NPR did a story this morning on this, and included a video of ex-Giant Pablo Sandoval’s personal ritual, which he may be required to curtail, or face a fine and/or an automatic strike (penalties will be assessed beginning in May):  At the beginning of each at bat, Pablo steps into the box, does a side-step out of the box in the direction of the pitcher, faces the pitcher, taps his spikes with his bat, taps his helmet with his bat, returns to the box, steps out of the box, adjust his batting gloves, and steps back in.  This sort of dance has become so routine in baseball that I, for one, have seen Sandoval play countless times over the years, and yet never remembered the specifics of his routine until NPR prompted me to watch it more closely, at which point I said to myself, “Oh, yeah, of course, it’s Pablo!”  It’s extraordinary.  It’s also part of the reason why the 2 ½ hour games of 23 years ago now last three hours, because so many players have similar rituals that they are going to be loathe to surrender. 

I applaud the new commissioner Rob Manfred for doing what he can to speed up games.  But I am also concerned about his repeated assertions that we need more scoring in baseball.  More scoring?  Really?  I thought the balance between pitcher and hitter had finally been restored, after two decades of rampant illegal steroid use that turned guys like Bonds, McGwire and Sosa into cartoon characters. 

Manfred suggests banning the defensive shift, i.e., the shift many teams use effectively to deal with lefthanded pull hitters, where the second-baseman becomes an additional outfielder, the shortstop moves to the spot vacated by the second-baseman, and the third-baseman moves to the shortstop side of second, just across the bag.  It’s often effective.  Of course, the lefthanded pull hitter could offset this by learning how to hit to left field and left-center, except that Manfred wants to make it easy on him by banning the shift altogether.

Manfred’s second suggestion for adding more offense is to shrink the strike zone.  Really??  Are you freakin’ serious???  Shrinking the strike zone will, indeed, add more scoring, but more than that it will lead to many more walks, which will make the games drag even longer than the record length of last year.  Say it ain't so, Rob!

Thursday, January 29, 2015


The silly little childish game being perpetuated on all of us during Super Bowl week in suburban Phoenix has been the daily parading of Seattle's Marshawn Lynch to the microphone to fulfill his media obligations.

To refresh your memory, on Tuesday's Media Day (where over 100 players are required to make themselves available to the press), Lynch answered every question during his five-minute minimum appearance by saying, "I'm here so I won't get fined."  Yesterday, when he was one of the few Seahawks required to meet the press, he answered every question by saying, "You know why I'm here."  And this morning, when again he was told to appear, he spent nearly two minutes lecturing reporters who inexplicably showed up, saying, "I come to y'all event, and you shove cameras and microphones down my throat," even though Media Day is the NFL's event.  We reporters are just along for the ride.  So he's sticking it to the NFL, not to us.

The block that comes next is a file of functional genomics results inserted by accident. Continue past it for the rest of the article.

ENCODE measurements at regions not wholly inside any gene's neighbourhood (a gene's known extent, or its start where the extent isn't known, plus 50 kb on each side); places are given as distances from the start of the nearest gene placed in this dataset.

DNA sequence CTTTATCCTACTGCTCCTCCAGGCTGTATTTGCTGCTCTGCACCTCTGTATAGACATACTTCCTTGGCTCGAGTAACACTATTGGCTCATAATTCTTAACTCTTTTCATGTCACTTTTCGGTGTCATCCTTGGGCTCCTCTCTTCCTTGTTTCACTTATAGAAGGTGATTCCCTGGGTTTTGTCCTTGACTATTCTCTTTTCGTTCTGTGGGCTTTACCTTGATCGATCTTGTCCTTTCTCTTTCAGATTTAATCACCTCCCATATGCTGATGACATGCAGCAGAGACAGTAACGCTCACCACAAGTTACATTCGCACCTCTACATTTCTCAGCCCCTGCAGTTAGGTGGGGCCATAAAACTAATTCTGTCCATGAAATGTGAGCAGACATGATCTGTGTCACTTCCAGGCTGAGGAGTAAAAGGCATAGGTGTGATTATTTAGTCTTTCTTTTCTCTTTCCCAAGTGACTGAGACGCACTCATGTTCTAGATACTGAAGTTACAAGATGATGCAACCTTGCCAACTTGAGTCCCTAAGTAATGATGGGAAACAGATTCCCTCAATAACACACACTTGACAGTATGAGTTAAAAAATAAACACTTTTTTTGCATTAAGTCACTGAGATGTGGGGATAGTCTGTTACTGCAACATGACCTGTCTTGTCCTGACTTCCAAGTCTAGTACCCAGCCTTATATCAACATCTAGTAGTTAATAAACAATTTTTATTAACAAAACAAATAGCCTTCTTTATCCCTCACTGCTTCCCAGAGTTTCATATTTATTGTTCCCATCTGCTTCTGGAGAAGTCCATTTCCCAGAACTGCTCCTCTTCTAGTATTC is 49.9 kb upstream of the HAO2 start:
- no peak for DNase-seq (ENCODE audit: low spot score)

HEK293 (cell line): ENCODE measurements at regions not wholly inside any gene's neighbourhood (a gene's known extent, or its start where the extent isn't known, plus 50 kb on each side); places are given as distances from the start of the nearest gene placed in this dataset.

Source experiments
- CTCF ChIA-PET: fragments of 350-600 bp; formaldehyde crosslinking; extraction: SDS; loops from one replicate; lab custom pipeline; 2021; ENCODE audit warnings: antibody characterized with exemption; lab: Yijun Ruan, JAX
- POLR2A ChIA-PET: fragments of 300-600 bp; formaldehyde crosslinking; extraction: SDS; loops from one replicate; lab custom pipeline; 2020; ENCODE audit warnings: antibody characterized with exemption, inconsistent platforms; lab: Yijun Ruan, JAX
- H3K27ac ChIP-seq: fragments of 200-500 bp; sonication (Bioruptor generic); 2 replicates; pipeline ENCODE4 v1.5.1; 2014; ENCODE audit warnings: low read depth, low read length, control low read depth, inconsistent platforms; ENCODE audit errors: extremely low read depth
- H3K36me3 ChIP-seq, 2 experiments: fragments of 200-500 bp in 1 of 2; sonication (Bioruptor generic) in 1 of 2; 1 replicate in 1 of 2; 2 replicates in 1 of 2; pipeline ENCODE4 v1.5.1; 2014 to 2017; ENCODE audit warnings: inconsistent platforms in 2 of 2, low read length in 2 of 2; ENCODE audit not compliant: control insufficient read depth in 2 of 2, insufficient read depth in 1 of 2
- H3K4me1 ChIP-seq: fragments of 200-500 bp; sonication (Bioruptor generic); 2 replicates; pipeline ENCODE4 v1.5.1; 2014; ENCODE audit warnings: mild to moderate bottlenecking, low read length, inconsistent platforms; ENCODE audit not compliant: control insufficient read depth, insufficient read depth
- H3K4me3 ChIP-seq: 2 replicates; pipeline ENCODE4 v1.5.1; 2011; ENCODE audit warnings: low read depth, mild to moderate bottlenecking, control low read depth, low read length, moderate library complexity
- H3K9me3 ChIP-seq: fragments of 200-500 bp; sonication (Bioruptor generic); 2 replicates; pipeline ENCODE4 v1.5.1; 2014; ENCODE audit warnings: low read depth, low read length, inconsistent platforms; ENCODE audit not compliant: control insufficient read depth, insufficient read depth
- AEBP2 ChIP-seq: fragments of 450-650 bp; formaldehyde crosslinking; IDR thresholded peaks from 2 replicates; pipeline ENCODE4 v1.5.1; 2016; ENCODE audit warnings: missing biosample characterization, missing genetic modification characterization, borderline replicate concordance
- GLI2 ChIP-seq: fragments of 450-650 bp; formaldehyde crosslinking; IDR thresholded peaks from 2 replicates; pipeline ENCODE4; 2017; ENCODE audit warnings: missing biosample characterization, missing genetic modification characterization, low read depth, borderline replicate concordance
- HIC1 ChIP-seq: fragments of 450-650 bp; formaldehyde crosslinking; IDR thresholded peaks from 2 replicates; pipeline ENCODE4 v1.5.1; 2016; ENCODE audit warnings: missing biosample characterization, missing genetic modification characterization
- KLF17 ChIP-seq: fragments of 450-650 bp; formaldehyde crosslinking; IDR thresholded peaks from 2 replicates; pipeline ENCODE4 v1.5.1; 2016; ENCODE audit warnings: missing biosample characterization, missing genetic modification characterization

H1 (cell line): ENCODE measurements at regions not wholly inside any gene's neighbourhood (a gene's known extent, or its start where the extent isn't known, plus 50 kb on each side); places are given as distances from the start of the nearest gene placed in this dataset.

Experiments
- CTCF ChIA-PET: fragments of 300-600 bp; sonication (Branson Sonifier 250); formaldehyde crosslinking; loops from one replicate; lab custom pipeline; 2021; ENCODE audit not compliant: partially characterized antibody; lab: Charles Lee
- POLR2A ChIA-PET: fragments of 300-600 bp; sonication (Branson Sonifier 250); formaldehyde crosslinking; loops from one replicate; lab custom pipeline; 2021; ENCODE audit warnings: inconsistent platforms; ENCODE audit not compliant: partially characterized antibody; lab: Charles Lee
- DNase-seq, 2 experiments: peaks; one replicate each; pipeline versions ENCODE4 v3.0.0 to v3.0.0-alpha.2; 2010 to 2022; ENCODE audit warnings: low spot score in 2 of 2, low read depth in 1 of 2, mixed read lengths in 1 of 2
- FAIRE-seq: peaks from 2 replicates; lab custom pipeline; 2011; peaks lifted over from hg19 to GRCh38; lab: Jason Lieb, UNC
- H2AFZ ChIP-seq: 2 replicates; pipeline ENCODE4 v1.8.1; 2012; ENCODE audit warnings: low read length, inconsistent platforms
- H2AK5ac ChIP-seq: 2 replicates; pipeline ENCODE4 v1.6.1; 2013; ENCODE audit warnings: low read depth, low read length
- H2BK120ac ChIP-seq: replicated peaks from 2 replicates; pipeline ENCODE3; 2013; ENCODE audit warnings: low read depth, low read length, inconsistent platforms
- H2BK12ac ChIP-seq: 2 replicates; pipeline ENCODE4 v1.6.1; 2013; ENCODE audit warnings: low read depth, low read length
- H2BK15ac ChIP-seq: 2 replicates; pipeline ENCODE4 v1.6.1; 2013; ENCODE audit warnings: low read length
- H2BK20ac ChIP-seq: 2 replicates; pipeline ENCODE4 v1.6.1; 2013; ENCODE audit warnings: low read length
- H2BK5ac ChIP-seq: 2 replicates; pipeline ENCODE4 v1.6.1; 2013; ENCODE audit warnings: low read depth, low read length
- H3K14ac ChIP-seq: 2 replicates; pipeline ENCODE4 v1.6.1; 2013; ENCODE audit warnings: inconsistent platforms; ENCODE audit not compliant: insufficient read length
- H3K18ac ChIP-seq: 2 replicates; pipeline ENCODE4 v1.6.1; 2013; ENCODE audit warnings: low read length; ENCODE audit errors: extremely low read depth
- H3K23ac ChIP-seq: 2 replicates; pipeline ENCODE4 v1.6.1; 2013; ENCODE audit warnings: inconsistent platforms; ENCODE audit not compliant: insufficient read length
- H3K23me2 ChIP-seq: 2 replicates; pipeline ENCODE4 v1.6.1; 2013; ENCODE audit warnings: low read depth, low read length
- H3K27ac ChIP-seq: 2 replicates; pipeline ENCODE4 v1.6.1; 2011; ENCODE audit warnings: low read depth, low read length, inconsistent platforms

It's clear Lynch would much rather spend his required five minutes in solitude, listening to music on his headphones or perusing his iPhone, while making it clear he won't answer questions, but he has become such a story by his non-compliance that instead of fewer reporters showing up each day, there have been more. 

But Marshawn Lynch has embarrassed himself, his university, the Seattle Seahawks and the NFL by his behavior this week, not to mention the fact that he's been a very poor role model for kids who look up to him.  Essentially, every time he refuses to talk, he's saying a big "f___ you" to the NFL, just as he did last week when he tweeted that he was "embarrassed" to work for the NFL.  Yes, the same NFL that has made it possible for him to earn nearly $37 million in nine years.

This opinion is shared by others with much more street cred than I have, including Arizona Cardinals linebacker Larry Foote, in an interview with a CBS radio station in Pittsburgh (he has spent 12 of his 14 NFL seasons with the Steelers):

Just to be clear, every player from both teams, along with the head coaches, is required to appear at Media Day.  The coaches and big-name players are typically escorted to podiums, where they sit and answer questions before big crowds of reporters.  The others--the overwhelming majority of players--simply wander the field, or outside the perimeter of the field, or find a place to stand or sit, and they're available for any reporter to approach for an interview.  The bigger names tend to draw bigger crowds.  The lesser names tend to be available for one-on-ones.  The point of Media Day is to designate a two-hour period for each team in which the 5000 or so credentialed reporters can approach any player in uniform, in quest of a story, whether he's first-string or on the practice squad.  It's a great concept, although over the years it's been hijacked to some degree by those non-members of the press who use the forum for their own PR stunts.  

So I think Marshawn Lynch should have sucked it up, and done what every other player did, and cooperate on Media Day.  It's five minutes out of his busy schedule, for god's sake.  Answer the questions, and make the best of the situation, even if you're uncomfortable with it.  Instead, he metaphorically stuck his middle finger out at the NFL.  Did I mention that he's made nearly $37 million,  running with the football, thanks to the NFL?  He should show some respect and some maturity.  Every other player does, even though (as John Madden estimated), more than half of them would probably not show up at Media Day, if they weren't required by the NFL to do so.  That's why he'd get fined for not showing up.  It's not rocket science.  

However, my gripe with the NFL is that it mandated that Lynch make subsequent appearances before the press on the two days following Media Day.  On Wednesdays and Thursdays of Super Bowl week, it's typically the head coaches, the quarterbacks, and a small number of selected players who are asked, i.e., required to make additional appearances.  The NFL, knowing that Lynch has no interest, nor any intention of cooperating, other than to show up to avoid being fined, should have taken the same high road that Lynch bypassed on Media Day, and not forced him to return.  As a result, it became the Theater of the Absurd, starring both the NFL and Marshawn Lynch.  Mandating that he show up on Media Day, which every player is required to do, is proper.  Mandating that he show up on additional days was a complete waste of time for everyone concerned, and did not cast the NFL in a positive light.